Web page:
Labour’s line: A party spokesperson said: “We don’t support dynamic alignment. We’re not joining the single market or the customs union. We will not be in a situation where we are a rule taker. Any decisions on what standards we follow will be made in the U.K. parliament.” Officials argue Starmer was talking specifically about standards like for the environment and workers’ rights, not all EU laws.
But but but … Charles Grant, director for the Centre for European Reform, told Sky Starmer had gone further in his language than before and “maybe it just slipped out.” Starmer’s full words are here for you to judge for yourself.
Always watch the full livestream: The comments went unremarked upon by hacks for five days until they were spotted by Sky’s Sam Coates.
Perfect timing: Shadow Foreign Secretary David Lammy (who a million years ago voted against triggering Article 50) has told the Mirror’s Ben Glaze Labour will have a “dramatic tonal shift” and a “fundamental” review of the U.K.’s post-Brexit trade deal with the EU in 2025, “sector by sector.”
Bon appétit: Lammy’s favorite cuisine is French. “They do a wonderful duck in orange sauce.”
Now read this: My colleagues Eleni Courea and Zi-Ann Lum have a fun write-up of how Starmer has been canvassing the opinions of pretty much all the center-left big guns, from Barack Obama to Tony Blair.
GREEN SCRAP: As night follows day, the Guardian splashes on legal challenges brewing over Sunak’s net-zero U-turn from the Good Law Project and Friends of the Earth. The Environmental Audit Committee is also regrouping for a mid-recess Teams call on Monday, writes PoliticsJOE’s Ava Santina.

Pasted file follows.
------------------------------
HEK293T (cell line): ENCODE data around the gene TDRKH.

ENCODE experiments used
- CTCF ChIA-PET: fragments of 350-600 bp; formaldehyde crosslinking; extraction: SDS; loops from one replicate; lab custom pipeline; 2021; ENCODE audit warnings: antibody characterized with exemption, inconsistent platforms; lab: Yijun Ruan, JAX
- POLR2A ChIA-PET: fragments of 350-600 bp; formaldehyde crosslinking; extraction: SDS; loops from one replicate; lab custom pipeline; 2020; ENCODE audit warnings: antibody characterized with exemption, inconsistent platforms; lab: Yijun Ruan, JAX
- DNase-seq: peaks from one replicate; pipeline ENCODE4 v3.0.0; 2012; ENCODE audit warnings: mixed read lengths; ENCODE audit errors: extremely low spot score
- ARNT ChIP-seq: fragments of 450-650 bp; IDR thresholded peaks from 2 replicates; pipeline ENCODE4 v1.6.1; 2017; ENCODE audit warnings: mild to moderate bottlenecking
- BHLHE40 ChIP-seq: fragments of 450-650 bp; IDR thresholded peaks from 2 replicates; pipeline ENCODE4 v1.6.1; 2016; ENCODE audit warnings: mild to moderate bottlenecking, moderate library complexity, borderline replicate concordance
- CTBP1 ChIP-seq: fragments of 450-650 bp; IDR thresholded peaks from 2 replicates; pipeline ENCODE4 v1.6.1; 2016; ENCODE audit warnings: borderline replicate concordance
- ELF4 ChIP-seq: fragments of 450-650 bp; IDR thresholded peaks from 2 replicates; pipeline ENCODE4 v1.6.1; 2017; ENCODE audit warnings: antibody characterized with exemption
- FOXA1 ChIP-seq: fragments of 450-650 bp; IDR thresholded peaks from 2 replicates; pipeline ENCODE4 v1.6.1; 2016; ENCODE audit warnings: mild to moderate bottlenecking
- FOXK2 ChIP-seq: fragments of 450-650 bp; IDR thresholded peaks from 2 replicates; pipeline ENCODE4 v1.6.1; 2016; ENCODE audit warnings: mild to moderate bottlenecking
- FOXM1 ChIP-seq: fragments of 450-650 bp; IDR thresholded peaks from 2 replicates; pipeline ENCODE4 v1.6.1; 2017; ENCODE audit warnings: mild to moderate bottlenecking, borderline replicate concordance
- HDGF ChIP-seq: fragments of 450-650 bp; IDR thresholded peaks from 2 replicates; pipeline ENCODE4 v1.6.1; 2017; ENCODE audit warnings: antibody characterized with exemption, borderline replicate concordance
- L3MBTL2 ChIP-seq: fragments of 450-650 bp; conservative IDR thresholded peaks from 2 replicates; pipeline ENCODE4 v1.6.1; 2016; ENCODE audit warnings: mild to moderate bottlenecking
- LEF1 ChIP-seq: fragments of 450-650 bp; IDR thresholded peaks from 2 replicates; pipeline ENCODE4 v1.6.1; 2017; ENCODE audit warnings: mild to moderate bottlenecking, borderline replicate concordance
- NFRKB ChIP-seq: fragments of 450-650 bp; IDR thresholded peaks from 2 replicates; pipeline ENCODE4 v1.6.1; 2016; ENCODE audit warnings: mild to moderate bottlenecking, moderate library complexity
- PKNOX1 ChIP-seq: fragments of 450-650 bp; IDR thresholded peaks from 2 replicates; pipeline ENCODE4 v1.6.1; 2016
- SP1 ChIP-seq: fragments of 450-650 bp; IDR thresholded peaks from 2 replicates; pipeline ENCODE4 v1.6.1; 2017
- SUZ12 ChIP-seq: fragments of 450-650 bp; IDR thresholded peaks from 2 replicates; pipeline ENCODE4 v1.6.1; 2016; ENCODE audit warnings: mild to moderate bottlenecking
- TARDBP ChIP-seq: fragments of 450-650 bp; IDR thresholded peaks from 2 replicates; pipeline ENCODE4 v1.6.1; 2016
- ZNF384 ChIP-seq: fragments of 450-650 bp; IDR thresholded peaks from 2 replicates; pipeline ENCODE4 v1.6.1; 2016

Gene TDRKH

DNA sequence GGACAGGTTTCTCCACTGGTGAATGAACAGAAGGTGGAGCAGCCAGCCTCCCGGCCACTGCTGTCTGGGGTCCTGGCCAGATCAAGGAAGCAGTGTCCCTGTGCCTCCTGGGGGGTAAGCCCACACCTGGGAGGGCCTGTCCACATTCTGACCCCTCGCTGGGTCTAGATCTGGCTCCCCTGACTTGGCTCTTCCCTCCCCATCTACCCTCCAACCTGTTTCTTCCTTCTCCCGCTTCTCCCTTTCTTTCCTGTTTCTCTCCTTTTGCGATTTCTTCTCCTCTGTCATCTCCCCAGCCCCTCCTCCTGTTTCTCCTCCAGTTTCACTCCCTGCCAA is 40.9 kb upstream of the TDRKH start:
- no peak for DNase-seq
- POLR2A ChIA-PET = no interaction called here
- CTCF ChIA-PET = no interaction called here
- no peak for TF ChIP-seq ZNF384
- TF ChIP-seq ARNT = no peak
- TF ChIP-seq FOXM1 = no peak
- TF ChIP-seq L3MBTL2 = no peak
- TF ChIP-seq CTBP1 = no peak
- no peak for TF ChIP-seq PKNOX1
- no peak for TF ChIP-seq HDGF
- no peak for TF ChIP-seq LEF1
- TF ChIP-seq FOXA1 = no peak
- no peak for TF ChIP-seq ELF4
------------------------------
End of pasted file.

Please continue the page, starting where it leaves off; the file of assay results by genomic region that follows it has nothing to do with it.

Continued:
But but but … One Tory MP tells the i they expect only 15 to 20 rebels in the vote on delaying the ban on new petrol car sales. One person trying to rustle them up tells Playbook: “I don’t think it’s looking great. Seems a lot are just accepting it.”
See me after class: Full Fact has scolded Sunak’s claims about bins and meat.
CASE TO ANSWER: A classic of the genre emerges. Labour has complained to Cabinet Secretary Simon Case (via the Times) about Sunak using the Tories’ conference slogan on his No. 10 lectern. Campaign Group Unlock Democracy has also written to ethics adviser Laurie Magnus, reports the Mirror. Both argue it’s a breach of the ministerial code.
We’ve all done it! A senior Tory aide furiously rebuts this by pointing to a 2009 story about Labour doing something eerily similar. Back then it was the other way round — a slogan designed by Whitehall was appropriated for the Labour’s website. “It is not uncommon for the governing party to use government messaging,” says a government spokeswoman drily.
You couldn’t make it up: So presumably, the Conservatives were totally OK with this 14 years ago? Er, no. They wrote a complaint … to Simon Case’s predecessor.
SOMETHING FOR THE WEEKEND
WINNING HERE: SW1’s minds are turning this weekend to the grassroots tactics that’ll win or lose next year’s election, as the Lib Dems kick off conference season on Saturday.
But the real action in Bournemouth … is today. The Libs are hosting a private “blue wall summit” and my colleague Andrew McDonald has got hold of the agenda. Sessions include “The Air War: Ignoring the Tory culture war and focusing on health, sewage and cost of living.” Aka relentlessly bashing the government.
It gets worse: Like all the worst corporate away-days, it ends with … role play. Attendees are asked to “imagine you are a Conservative MP” and show how they’d attack the Lib Dems. Is Glee Club (on Monday, FYI) not unbearable enough?
THAT’S ENOUGH, ED: Shadow Climate Secretary Ed Miliband is “in conversation” at Saturday’s Co-Operative party conference, which also features Labour’s Deputy Leader Angela Rayner, Chair Anneliese Dodds and Shadow Business and Trade Secretary Jonathan Reynolds.
BATTLE FOR SCOTLAND: Thirteen sleeps till the Rutherglen and Hamilton West by-election. My colleague Ailbhe Rea devotes today’s full episode of the Westminster Insider podcast to the most important battle for Keir Starmer before Christmas. It includes pollster John Curtice, SNP First Minister Humza Yousaf and doorknocking with Scottish Labour leader Anas Sarwar, who wants an election “launchpad.”